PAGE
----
Belk spokesperson Tyler Hampton, however, said the company is making a $100 million investment over the next three years to spiff up stores, including the addition of open-sell shoe displays and new beauty layouts. The money will also go to "customer-facing opportunities and touchpoints," as well as expanding mobile and omnichannel, including more store fulfillment. Plus, unsurprisingly, to grow digital sales, Cary noted. "Given the transformative nature of retail and pace of change right now, we see a huge opportunity online," she said. "We have a great runway there."
That all, again, sounds like Kohl's. Such comparisons are no accident, as the company shifted some stores to that department store-lite model years ago, according to Brian Kelly, president of brand strategy firm Brian Brands. But its more rural, small-town locations are a challenge, in part because those populations are suffering financially despite a good economy, he said.
"For Belk, it's the rural market layer of complexity. The store portfolio is full of small-market stores," he told Retail Dive in an email, adding that it takes a lot of data and supply chain sophistication to merchandise and market locally in such locations. "Belk's is this quarter's Shopko. 300 stores in 16 states. Big concentrations of stores in the Carolinas and Georgia. Is that enough of a different world that a clever digital play will make them relevant? If so, wouldn't [Kohl's CEO Michelle] Gass be there by now? I don't think the play exists. I think rural America is under water."
"They are toast. ... Like Shopko, the debt will make the crazy store portfolio a major liability."
President, Brian Brands
But Belk's footprint is expanding, according to Cary. Since 2017 three new stores have opened, and Belk has plans for a new store in Mansfield, Texas. "Where there are opportunities for growth, we will capitalize on that," she said.
If that's true, and if New York seems like a land of opportunity beyond where to find an ad agency, the company could expand north of the Mason-Dixon line, now that Lord & Taylor is potentially for sale, according to Mark Cohen, director of retail studies at Columbia University's Graduate School of Business. "Will [Lord & Taylor] come up with a buyer? Who knows," he told Retail Dive in an interview. "Could be the group that owns Belk — which is Sycamore — could theoretically look to consolidate. If they did it, they’d likely be able to do it on the cheap."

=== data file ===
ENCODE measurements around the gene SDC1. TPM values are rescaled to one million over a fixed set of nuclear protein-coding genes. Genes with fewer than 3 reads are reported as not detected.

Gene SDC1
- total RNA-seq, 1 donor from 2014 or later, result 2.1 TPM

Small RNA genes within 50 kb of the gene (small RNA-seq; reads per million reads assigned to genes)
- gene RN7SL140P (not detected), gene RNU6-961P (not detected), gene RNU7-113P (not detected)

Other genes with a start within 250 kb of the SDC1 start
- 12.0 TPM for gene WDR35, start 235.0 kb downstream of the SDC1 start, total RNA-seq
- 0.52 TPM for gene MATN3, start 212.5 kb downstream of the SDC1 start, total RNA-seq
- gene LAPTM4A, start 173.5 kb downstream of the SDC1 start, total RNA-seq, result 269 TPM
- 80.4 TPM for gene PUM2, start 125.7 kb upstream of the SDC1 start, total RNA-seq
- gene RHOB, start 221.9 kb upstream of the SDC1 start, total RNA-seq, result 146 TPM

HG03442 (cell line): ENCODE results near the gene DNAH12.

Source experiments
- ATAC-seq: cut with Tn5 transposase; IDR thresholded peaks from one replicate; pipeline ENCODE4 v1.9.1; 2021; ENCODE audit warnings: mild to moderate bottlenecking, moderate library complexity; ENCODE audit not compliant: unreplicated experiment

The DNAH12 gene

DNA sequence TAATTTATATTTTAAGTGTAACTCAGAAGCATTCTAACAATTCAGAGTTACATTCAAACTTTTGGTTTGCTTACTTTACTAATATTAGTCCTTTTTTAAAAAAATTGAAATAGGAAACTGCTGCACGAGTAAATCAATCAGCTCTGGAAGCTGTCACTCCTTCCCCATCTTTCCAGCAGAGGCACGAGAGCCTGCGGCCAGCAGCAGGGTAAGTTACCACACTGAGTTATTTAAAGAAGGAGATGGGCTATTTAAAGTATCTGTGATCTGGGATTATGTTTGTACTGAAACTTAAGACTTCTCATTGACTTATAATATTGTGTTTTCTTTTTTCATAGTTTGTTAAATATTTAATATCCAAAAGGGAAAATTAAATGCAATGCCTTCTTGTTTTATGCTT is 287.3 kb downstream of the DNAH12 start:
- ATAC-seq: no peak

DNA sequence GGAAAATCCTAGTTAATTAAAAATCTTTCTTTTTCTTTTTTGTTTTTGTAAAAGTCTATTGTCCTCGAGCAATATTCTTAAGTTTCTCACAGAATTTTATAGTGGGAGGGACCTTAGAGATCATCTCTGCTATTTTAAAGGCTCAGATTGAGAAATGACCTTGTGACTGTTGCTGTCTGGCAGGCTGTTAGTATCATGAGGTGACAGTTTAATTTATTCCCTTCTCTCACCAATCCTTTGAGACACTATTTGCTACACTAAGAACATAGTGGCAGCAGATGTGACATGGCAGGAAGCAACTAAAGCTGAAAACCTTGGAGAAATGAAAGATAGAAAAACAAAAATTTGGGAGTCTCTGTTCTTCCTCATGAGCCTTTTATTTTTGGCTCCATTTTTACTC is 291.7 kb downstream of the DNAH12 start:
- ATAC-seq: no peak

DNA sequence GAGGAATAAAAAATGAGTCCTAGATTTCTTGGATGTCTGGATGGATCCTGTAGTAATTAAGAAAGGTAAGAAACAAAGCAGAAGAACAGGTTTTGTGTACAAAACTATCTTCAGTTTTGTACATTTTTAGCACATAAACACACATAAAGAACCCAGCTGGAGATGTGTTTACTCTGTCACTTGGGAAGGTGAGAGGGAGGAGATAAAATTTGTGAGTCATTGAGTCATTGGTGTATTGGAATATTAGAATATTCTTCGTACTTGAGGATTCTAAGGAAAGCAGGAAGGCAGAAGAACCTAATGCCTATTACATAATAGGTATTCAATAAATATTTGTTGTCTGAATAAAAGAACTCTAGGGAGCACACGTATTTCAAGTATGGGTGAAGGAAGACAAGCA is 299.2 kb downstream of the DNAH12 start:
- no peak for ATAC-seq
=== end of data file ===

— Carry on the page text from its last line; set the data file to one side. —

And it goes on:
But cheap could still be costly, and all experts speaking for this story were skeptical of Belk's prospects under its private equity owner.
"All of these highly leveraged deals are more or less on a death watch," Cohen said. "J. Crew, Neiman Marcus, Belk. In a rising tide era, retailers, through growth and cash flow, can handle piles of debt. But in a disruptive era, which we’re in now, it’s a different story."
The company's private equity ownership has added debt to a total that now stands at $1.6 billion due in 2020, according to a Pitchbook report emailed to Retail Dive. "They are toast," Kelly warned. "Like Shopko, the debt will make the crazy store portfolio a major liability."
"It’s an obsolete format. If that’s what every data point’s telling you, and if you’re not seeing that, even the best rebranding isn't going to help you."
It also doesn’t help that the family is no longer there to lead, according to Egelanian. Tim Belk, a member of the third generation of the founding Belk family, retired as CEO in 2016 after 12 years; his brother, Johnny Belk, by then had already left his job as chief operating officer.
"Even those that still have family leadership or ownership, like Nordstrom and Dillards — they’re not growing, they’re contracting," Egelanian said. "I have heard anecdotally that [Belk is] not run as well as they were when the Belk family was still in charge. These things don’t show themselves as massive problems in the stores — they show themselves in the lack of sharpness in the merchandising. The sweater pile that used to be re-sorted more often. In the heyday of the Belk chain — and Dillards and Nordstrom — these stores looked sharp. It was like it was set for you."
That makes the brand transformation announcement, especially with its dearth of detail or motivation, somewhat meaningless, he also said. "I don’t think there’s any particularly bad message in anything Belk said — it's just that the lack of vision is bad," he said. "It’s an obsolete format. If that’s what every data point’s telling you, and if you’re not seeing that, even the best rebranding isn't going to help you."